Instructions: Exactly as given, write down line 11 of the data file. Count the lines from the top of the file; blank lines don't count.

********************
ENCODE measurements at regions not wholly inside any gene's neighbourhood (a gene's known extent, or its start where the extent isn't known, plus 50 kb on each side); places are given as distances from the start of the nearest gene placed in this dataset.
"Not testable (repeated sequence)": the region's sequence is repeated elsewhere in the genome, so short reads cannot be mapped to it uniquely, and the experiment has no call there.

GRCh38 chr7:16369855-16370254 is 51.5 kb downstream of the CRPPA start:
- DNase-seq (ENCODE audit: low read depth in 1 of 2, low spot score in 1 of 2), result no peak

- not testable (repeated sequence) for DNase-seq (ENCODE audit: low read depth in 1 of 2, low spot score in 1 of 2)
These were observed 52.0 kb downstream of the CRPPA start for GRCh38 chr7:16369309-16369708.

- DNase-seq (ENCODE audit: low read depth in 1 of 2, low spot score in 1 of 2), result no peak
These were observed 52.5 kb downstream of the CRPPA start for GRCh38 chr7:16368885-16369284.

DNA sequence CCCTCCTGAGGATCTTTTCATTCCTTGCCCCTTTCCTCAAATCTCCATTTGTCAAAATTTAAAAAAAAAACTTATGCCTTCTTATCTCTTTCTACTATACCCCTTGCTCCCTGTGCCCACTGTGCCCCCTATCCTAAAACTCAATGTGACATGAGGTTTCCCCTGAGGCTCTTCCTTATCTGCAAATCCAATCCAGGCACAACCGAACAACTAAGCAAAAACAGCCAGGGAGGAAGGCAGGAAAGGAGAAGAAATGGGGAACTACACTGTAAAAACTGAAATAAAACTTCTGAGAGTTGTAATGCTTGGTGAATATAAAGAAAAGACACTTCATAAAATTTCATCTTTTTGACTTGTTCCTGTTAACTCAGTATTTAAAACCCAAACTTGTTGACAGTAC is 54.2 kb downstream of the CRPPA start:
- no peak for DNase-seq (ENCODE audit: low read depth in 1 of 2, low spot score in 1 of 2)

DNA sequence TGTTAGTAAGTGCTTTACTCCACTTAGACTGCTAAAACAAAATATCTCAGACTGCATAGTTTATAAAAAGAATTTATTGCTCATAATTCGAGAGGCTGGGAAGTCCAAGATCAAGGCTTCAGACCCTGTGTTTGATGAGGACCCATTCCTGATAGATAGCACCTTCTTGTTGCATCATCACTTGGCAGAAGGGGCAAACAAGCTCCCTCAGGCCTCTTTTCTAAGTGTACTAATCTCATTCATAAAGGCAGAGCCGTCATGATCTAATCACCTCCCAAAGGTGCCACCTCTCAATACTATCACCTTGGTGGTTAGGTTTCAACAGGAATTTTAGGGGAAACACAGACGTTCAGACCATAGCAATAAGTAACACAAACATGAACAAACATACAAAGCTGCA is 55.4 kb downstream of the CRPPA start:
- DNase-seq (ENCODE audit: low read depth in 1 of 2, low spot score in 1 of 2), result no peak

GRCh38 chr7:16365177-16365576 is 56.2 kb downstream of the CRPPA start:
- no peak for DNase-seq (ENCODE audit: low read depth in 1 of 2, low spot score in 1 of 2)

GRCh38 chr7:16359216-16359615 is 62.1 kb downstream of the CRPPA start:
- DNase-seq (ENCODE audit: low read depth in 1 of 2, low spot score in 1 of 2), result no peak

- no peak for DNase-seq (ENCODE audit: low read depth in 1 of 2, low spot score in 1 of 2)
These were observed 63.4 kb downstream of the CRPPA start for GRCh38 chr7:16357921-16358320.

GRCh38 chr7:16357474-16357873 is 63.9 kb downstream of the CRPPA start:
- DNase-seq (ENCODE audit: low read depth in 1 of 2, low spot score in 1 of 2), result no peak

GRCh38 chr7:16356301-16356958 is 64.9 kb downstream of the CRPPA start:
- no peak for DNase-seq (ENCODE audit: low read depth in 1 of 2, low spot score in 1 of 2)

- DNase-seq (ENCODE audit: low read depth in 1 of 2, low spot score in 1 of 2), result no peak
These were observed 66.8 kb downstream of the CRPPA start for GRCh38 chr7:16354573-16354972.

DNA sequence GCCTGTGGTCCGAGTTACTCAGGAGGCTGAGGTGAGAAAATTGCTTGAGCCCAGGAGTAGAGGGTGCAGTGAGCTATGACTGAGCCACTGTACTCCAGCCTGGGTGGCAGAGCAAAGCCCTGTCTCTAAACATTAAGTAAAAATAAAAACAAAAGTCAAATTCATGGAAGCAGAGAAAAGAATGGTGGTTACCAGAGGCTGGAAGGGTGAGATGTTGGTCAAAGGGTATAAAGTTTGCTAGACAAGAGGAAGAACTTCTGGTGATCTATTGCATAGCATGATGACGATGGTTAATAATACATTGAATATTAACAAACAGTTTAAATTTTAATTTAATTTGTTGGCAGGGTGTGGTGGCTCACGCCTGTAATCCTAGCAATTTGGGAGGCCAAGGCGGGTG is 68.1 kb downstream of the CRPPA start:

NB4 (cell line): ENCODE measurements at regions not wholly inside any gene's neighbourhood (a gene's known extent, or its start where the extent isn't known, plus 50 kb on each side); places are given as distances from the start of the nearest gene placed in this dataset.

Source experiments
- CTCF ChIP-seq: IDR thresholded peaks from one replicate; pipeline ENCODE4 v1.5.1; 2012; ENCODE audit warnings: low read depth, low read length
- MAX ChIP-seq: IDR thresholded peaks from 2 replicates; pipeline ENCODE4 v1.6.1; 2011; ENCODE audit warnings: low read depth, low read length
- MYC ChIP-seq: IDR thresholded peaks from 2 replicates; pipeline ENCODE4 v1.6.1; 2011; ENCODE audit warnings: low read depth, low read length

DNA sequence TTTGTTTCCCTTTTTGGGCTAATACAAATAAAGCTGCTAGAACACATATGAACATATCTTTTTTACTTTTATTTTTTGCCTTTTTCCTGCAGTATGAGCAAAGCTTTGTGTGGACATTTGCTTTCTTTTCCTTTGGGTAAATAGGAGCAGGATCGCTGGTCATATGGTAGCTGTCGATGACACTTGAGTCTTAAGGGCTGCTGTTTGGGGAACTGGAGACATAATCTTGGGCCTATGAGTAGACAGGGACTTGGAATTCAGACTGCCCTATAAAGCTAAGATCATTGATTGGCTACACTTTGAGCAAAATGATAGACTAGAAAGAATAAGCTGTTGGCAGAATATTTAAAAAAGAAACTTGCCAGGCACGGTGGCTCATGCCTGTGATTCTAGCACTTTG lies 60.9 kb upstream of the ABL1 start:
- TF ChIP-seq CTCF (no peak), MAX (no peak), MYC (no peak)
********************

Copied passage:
DNA sequence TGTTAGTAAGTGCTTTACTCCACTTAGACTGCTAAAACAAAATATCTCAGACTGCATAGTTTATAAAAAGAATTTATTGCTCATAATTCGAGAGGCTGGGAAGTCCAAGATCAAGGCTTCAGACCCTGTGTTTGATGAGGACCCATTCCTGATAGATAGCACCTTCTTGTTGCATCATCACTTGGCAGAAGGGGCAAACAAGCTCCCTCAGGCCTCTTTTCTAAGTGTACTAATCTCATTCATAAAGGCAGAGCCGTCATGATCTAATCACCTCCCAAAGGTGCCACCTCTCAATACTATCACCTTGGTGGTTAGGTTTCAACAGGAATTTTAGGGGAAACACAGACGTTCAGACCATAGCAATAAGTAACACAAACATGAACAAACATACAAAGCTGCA is 55.4 kb downstream of the CRPPA start: